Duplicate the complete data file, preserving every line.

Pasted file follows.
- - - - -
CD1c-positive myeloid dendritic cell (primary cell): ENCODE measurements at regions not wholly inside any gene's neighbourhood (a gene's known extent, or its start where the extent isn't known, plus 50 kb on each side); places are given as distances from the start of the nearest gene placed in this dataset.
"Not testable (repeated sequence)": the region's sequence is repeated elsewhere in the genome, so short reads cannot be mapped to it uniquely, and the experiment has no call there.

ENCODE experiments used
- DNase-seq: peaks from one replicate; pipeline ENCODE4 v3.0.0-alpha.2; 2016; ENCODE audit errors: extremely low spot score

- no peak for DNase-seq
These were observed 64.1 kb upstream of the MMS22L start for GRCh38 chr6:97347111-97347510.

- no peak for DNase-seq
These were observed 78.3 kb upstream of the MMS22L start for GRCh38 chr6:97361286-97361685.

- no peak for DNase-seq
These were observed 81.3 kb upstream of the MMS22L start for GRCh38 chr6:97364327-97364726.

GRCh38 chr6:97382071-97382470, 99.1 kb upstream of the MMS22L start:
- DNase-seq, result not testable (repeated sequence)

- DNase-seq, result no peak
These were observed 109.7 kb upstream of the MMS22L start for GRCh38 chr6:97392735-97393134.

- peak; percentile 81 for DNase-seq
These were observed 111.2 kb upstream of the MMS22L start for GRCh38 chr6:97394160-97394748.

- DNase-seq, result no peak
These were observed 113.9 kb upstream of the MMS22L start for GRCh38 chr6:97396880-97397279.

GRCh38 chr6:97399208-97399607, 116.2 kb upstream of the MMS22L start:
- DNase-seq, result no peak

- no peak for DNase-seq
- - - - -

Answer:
CD1c-positive myeloid dendritic cell (primary cell): ENCODE measurements at regions not wholly inside any gene's neighbourhood (a gene's known extent, or its start where the extent isn't known, plus 50 kb on each side); places are given as distances from the start of the nearest gene placed in this dataset.
"Not testable (repeated sequence)": the region's sequence is repeated elsewhere in the genome, so short reads cannot be mapped to it uniquely, and the experiment has no call there.

ENCODE experiments used
- DNase-seq: peaks from one replicate; pipeline ENCODE4 v3.0.0-alpha.2; 2016; ENCODE audit errors: extremely low spot score

- no peak for DNase-seq
These were observed 64.1 kb upstream of the MMS22L start for GRCh38 chr6:97347111-97347510.

- no peak for DNase-seq
These were observed 78.3 kb upstream of the MMS22L start for GRCh38 chr6:97361286-97361685.

- no peak for DNase-seq
These were observed 81.3 kb upstream of the MMS22L start for GRCh38 chr6:97364327-97364726.

GRCh38 chr6:97382071-97382470, 99.1 kb upstream of the MMS22L start:
- DNase-seq, result not testable (repeated sequence)

- DNase-seq, result no peak
These were observed 109.7 kb upstream of the MMS22L start for GRCh38 chr6:97392735-97393134.

- peak; percentile 81 for DNase-seq
These were observed 111.2 kb upstream of the MMS22L start for GRCh38 chr6:97394160-97394748.

- DNase-seq, result no peak
These were observed 113.9 kb upstream of the MMS22L start for GRCh38 chr6:97396880-97397279.

GRCh38 chr6:97399208-97399607, 116.2 kb upstream of the MMS22L start:
- DNase-seq, result no peak

- no peak for DNase-seq